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Fringe Logo SMALL FN 4.10.13In its second year, the First Niagara Rochester Fringe Festival arrived. The festival doubled in size to 10 days and added dozens of performances. Many were free and most were very affordable.

Here’s what we learned in the second year of Fringe:


1. Rochesterians love festivals, even new ones.

Our love for festivals is well-known. But we can also be really, really cynical. Fringe proved we can embrace new, fun stuff.


2. There’s room for Fringe and Jazz.

Sources say the Xerox Rochester International Jazz Festival was not happy when the Fringe Festival launched in 2012, even though the festivals are several months apart. There were concerns about competing for branding in the East End, recognition and sponsorship money. That’s all been put to rest, I hope.

The two events enhance each other and enhance the East End as an arts district. The festivals prove Rochesterians want more excuses to come downtown to enjoy live performances.

(As an aside, Jazz is for-profit. Fringe is non-profit. Jazz – which doesn’t have to open its books – gets way more taxpayer support than Fringe. Jazz got $175,000 from the city alone in 2013. Fringe got $20,000 – and will end up owing the city more than that for police and other services.)


3. Theater. Theater. Theater.

After getting minimal support from the city, the Rochester Broadway Theatre League has partnered with Medley Centre to build a performing arts center in Irondequoit. But Democratic Mayoral Candidate Lovely Warren wants a theater to go to Midtown. Fringe bolsters her case.

The Fringe Festival proves live theater brings people downtown who spend money. More than people who go to sporting events, people who go to theater often eat out first and get drinks afterward.

In short, theaters bring vitality and economic development.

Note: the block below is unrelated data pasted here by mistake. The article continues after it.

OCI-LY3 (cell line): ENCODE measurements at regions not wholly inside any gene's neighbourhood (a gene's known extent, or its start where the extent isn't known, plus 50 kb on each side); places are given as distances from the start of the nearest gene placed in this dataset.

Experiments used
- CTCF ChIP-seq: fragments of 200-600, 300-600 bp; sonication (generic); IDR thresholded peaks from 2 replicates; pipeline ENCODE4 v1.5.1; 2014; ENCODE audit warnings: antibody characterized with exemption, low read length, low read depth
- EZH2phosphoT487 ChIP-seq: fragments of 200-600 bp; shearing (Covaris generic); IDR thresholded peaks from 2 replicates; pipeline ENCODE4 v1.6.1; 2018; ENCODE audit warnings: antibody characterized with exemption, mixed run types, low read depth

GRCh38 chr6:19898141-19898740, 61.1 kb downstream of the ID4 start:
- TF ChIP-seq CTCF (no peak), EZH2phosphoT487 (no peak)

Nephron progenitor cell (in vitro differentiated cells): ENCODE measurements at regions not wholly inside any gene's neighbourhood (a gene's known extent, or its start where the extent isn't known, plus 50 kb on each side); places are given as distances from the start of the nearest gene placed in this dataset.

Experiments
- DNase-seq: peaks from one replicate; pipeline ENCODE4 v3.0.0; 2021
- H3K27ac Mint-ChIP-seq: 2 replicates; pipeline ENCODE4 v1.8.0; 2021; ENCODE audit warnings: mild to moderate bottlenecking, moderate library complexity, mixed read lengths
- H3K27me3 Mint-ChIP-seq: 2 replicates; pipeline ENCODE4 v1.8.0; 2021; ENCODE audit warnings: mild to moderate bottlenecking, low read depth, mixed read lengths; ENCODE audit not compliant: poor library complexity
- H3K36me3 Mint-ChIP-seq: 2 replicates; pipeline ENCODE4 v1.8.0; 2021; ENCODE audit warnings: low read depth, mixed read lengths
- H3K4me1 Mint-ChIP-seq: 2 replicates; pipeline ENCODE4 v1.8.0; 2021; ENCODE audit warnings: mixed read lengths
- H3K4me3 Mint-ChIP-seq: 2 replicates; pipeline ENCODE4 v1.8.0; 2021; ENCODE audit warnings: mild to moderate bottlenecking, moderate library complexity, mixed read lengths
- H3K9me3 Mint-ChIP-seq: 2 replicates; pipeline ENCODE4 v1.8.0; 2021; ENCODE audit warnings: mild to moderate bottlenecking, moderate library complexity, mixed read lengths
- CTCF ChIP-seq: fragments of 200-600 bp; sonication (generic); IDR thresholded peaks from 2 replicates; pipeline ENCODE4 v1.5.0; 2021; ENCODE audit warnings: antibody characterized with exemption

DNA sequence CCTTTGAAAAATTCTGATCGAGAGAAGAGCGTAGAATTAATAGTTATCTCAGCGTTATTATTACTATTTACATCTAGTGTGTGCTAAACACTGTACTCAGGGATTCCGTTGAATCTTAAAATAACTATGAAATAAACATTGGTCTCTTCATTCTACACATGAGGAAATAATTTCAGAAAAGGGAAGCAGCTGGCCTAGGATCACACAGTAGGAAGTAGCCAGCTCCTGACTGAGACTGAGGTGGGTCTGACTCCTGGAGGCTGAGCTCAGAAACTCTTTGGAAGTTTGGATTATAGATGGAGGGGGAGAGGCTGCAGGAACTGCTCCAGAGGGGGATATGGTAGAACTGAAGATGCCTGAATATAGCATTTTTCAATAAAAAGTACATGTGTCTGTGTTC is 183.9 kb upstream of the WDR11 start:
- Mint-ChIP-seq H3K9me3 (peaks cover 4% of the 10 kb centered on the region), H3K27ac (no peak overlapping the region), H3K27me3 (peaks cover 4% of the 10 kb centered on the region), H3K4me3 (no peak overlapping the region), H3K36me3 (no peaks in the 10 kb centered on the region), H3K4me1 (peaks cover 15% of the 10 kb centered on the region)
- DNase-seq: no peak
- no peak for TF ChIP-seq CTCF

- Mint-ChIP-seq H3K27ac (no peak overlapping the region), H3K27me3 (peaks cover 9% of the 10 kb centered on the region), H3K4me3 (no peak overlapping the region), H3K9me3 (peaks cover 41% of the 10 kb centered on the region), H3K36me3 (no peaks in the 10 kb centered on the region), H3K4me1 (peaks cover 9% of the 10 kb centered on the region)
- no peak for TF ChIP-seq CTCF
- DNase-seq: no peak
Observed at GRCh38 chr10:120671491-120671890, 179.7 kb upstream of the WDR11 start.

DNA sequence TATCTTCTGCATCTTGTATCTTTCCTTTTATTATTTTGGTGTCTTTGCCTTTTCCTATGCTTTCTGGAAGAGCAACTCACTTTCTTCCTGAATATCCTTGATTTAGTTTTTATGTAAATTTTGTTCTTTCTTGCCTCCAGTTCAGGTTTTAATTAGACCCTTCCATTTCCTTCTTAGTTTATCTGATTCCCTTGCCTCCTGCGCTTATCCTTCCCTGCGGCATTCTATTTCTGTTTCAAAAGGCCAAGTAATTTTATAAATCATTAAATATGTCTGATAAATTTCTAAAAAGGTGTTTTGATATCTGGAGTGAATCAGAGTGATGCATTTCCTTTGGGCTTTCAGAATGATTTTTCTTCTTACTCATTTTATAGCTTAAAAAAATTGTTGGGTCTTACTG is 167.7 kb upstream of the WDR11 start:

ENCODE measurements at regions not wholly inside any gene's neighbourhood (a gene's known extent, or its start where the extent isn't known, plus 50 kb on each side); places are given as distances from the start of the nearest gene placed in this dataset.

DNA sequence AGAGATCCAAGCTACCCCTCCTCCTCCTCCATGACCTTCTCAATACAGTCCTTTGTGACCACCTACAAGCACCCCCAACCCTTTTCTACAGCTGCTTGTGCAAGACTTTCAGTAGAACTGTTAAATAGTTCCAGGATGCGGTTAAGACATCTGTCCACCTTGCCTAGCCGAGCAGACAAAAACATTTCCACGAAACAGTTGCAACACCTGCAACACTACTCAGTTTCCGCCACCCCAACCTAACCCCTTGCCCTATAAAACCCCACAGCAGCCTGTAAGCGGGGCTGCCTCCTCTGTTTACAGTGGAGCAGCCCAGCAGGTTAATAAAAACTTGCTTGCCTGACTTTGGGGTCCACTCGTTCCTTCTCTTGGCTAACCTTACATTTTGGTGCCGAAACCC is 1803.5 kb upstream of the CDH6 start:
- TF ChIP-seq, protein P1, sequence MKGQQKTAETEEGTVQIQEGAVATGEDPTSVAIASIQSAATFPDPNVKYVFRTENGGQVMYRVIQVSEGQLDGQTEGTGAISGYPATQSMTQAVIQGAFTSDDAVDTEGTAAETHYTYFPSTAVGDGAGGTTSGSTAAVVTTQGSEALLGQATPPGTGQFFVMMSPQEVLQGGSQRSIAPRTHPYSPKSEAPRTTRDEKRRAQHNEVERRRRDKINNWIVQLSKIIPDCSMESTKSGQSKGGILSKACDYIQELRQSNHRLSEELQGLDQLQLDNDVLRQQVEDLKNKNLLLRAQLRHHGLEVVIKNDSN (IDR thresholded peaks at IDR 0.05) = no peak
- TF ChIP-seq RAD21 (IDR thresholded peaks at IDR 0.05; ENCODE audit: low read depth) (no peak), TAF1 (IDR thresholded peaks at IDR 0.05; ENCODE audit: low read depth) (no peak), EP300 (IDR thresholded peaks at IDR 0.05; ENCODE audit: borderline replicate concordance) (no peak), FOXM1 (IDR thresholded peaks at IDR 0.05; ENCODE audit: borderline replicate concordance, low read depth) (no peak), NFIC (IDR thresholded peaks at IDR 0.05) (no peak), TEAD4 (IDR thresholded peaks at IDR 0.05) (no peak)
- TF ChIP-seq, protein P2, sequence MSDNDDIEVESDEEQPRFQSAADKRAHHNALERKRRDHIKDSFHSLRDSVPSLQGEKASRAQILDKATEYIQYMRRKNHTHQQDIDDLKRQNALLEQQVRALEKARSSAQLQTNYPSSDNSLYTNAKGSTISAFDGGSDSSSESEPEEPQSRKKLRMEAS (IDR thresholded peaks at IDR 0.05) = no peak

4. Block F is wasted space.

Courtesy: Fringe Festival Facebook Page

Courtesy: Fringe Festival Facebook Page

The large Main St. parking lot is catty-corner to Eastman Theater. It’s rarely filled with cars. The Jazz and Fringe festivals set up performance tents on the lot. It only gets meaningful use twice a year. The University of Rochester has rights to build on the lot. It should move on this immediately to add to the character of the East End and fill in a “missing tooth” on Main Street.


5. Manhattan Square Park should be used all the time.



Thousands of people filled the amphitheater and surrounding park for the pre-Bandaloop concert. The city has said the park is too small for Party in the Park. Rubbish. It should be used for Party in the Park. It should be used for concerts every weekend in the summer. It’s a grossly underused asset.

(If you missed Bandaloop’s show, watch it here.)

Links of the Day:


– Three letters you’ll have to know: LDC. Indictments are coming related to Monroe County’s use of these entities.

– Upstate’s nuclear power plants, including Ginna, are in financial trouble and could be forced to close.

Child deaths by guns are vastly under-counted.

The “sell-by” dates on your groceries are useless.

– Checking in with Rochester native and Syracuse football player Ashton Broyld.

10 Responses to Five Things We Learned From Fringe